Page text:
- No hardcoded domain
- But has DGA
- And P2P
The payload’s DGA algorithm is really simple – characters are generated one by one with simple pseudo-random function (variation of xorshift). Initial state of DGA depends only on seed (stored in static config) and the current date, so we can easily predict it for any given binary. Additionally, researchers from Talos have bruteforced valid seeds, simplifying the task of domain prediction even more.
First of all, few examples why we suspected from the start that there is something else besides DGA:
We have taken one of our binaries that hadn’t behaved like the payload, unpacked it, deobfuscated and reverse engineered it. But even without in-depth analysis, we’ve found a lot of hints that P2P may be happening. For example we can find strings typical for adding exception to Windows Firewall (and of course – that’s what malware did when executed on a real machine).
Another suspicious behavior is opening ports on a router with help of UPNP. Because of this, infected devices from around the world can connect to it directly.
And finally something even more outstanding. As we have seen, the malware presents itself as the Nginx in the “Server” header. Where does this header come from? Directly from the binary:
We implemented tracker for the botnet (more about that later) and with the data we obtained, we concluded that this probably is a single botnet, but with geolocated injects (for example Polish and US injects are very similar). Distribution of IPs we found is similar to what other researchers have determined (we have found more PL nodes and less US than others, but that’s probably because the botnet is geolocated and we were more focused on Poland).
49.9% (~7.5k) of found supernodes were in Poland, 30% (~4.5k) in Germany and 15.7% (~2.2k) in the US.
And now for something more technical. This is an example of a typical Nymaim request (P2P and C2 communication use the same protocol internally):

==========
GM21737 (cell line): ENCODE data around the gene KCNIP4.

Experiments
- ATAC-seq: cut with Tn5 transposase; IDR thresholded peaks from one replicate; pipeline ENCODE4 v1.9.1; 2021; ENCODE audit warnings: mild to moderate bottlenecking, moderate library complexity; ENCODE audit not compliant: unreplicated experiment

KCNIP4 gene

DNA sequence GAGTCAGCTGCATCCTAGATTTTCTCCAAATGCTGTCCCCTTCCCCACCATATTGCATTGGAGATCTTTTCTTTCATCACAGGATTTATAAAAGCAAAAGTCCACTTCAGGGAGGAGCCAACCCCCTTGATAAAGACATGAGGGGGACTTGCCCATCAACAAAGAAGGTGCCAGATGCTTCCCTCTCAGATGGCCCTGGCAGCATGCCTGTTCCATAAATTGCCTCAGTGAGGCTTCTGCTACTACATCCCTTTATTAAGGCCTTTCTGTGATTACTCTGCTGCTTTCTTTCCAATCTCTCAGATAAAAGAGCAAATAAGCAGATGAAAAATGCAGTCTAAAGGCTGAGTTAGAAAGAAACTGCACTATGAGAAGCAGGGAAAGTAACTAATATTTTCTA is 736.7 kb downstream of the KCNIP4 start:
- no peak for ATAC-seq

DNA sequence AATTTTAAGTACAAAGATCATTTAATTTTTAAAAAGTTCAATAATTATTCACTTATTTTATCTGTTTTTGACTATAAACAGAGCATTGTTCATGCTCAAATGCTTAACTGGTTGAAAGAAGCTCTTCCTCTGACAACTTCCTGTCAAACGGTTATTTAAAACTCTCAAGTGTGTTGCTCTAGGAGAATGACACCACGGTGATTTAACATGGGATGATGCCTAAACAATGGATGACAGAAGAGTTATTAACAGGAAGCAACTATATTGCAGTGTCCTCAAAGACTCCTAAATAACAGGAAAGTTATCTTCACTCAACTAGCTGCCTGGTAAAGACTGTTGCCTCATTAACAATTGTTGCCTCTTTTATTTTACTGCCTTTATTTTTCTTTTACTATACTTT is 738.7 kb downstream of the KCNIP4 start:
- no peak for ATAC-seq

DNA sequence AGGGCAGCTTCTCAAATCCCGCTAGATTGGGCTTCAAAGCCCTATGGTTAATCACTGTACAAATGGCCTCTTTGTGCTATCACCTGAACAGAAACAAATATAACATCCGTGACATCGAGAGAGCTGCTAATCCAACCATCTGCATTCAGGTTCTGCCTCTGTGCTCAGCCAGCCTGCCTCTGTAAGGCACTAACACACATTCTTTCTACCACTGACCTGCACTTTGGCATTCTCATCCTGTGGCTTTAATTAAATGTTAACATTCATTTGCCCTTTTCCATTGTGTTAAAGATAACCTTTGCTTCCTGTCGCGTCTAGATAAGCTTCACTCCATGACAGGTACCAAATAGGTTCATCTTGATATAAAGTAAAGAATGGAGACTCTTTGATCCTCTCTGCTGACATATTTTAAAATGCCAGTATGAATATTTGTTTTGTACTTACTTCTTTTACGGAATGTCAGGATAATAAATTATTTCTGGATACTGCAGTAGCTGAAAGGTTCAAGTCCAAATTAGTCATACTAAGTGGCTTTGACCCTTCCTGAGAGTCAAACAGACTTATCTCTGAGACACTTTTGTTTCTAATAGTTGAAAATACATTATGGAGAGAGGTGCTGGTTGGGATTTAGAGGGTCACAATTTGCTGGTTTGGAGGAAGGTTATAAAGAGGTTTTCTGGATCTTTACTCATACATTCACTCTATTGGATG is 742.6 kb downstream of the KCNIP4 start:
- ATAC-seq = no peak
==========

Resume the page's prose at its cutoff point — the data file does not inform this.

- Host header is taken from the static config
- Randomized POST variable name and path
- POST variable value = encrypted request (base64 encoded)
- User-Agent and rest of the headers are generated by WinHTTP (so headers are not very unique and it’s impossible to detect Nymaim network requests by using only them).
- This isn’t really Nginx, just pretending.
- Everything except the data section is hardcoded
- Data = encrypted request
Encrypted messages have very specific format:
A lower nibble of the first byte is equal to a length of the salt and a lower nibble of the second byte is equal to the length of the padding. Everything between the salt and the padding is the encrypted message. To decrypt it, we need to concatenate the key with the salt – and use that password with the rc4 algorithm.
It can be easily decrypted using Python (but we had to reverse engineer that algorithm first):
After decrypting a message, we get something with a format very similar to the static config (i.e. a sequence of consecutive chunks):
Each chunk has its type, length and raw data:
We can process decrypted message with almost exactly the same code as code for static config:
And this is the basic code used for parsing the message. Each chunk type needs to be processed a bit differently. Interestingly, parsing message is recursive, because some chunk types can contain other lists of chunks, which in turn can contain other lists of chunks, etc. Unfortunately, important chunks have another layer of encryption and compression. At the end of an encrypted chunk we can find special RSA encrypted (or rather – signed) header. After decryption (unsigning) of the header, we can recover a md5 hash and length of the decrypted data and most important of all – a Serpent cipher key used to encrypt the data.
After the decryption we will stumble upon another packing method – decrypted data is compressed with APLIB32. This structure is very similar to the one used by ISFB – firstly we have magic ‘ARCH’, then length of compressed data, length of uncompressed data and crc32 – all of them are dwords (4 bytes).